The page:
2) The so called Pax Romana or Pax Augusti, which means “Roman peace”, is a period in the Roma history after the nomination of Augustus as Roman Emperor, when no wars were fought among the states within the Roman Empire. The name “Pax” derives from the fact that the Roman Emperor managed to pacify the fighting regions of the Roman Empire. Although during this period Rome fought against other populations (especially against German tribes or the Parties); it did not have to face either civil wars or invasions.
The Pax Romana started officially during the 29 B.C., when the Emperor August declared the end of the so called “Great Civil Roman War”, and it ended in the 180 A.D., with the death of the Emperor Marcus Aurelius. The tools to obtain the Pax Romana were first of all the reforms in the legal and economic areas. Augustus managed to create the “Plebes Tribunatus”, which was a legal institution that represented the lower class and strengthened the Senates in order to guarantee better connection between the center of the Empire and the periphery. Moreover, Augustus introduced several controls in order to fight corruption and to secure public order. He also managed to develop more efficient system to provide the cities of the Roman Empire with supplies, which were coming especially from North Africa. Furthermore, Augustus divided the provinces in order to create a more efficient taxation system. Augustus adopted a liberalistic approach to managing economic relationships in the Empire. Thus, he did not intervene directly in trade and business issues, but instead he favored activities that benefitted the whole country, such as infrastructure improvement, construction of new roads and the development of an efficient postal system.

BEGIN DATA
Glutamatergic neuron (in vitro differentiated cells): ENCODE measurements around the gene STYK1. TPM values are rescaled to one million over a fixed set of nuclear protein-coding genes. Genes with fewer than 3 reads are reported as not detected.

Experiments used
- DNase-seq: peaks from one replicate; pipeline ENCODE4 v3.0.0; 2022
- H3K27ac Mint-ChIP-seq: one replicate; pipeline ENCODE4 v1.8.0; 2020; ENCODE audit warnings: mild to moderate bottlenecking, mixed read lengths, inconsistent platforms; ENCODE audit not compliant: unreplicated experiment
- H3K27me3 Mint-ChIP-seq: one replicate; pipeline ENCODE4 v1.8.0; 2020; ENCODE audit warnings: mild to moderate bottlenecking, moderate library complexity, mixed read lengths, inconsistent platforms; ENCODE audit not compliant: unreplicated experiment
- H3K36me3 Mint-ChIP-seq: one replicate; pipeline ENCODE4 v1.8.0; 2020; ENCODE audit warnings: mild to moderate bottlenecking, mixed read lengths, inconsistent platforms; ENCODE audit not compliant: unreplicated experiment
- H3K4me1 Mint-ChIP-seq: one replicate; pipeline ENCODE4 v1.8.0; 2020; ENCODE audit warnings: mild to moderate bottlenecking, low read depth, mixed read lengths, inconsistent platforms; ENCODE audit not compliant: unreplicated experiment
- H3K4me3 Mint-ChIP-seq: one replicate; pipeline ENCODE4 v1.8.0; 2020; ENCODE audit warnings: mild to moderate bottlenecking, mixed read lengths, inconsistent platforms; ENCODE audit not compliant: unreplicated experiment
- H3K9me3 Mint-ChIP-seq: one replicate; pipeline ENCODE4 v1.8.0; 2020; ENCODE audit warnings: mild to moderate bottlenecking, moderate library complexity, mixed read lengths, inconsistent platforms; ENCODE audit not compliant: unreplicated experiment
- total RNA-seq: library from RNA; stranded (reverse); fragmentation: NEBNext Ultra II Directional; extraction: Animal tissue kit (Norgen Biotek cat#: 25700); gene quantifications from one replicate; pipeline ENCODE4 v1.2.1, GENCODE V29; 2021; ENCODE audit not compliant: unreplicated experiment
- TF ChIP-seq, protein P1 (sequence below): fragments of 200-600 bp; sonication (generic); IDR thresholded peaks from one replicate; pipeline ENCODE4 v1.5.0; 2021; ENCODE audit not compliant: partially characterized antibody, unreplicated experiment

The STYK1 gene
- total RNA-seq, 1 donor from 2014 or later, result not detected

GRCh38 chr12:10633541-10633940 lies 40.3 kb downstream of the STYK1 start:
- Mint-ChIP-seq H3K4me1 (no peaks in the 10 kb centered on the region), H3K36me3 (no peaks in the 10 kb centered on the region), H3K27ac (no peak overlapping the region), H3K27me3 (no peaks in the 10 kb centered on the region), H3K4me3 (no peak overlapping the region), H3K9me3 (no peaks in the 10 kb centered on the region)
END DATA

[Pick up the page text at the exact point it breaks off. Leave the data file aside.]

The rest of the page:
However, several economic crises brought the Pax Romana to an end. In particular, several famines hit the Roman Empire severely. Moreover, after the death of Marcus Aurelius, the military system became less efficient due to the absence of strong leadership in the Empire.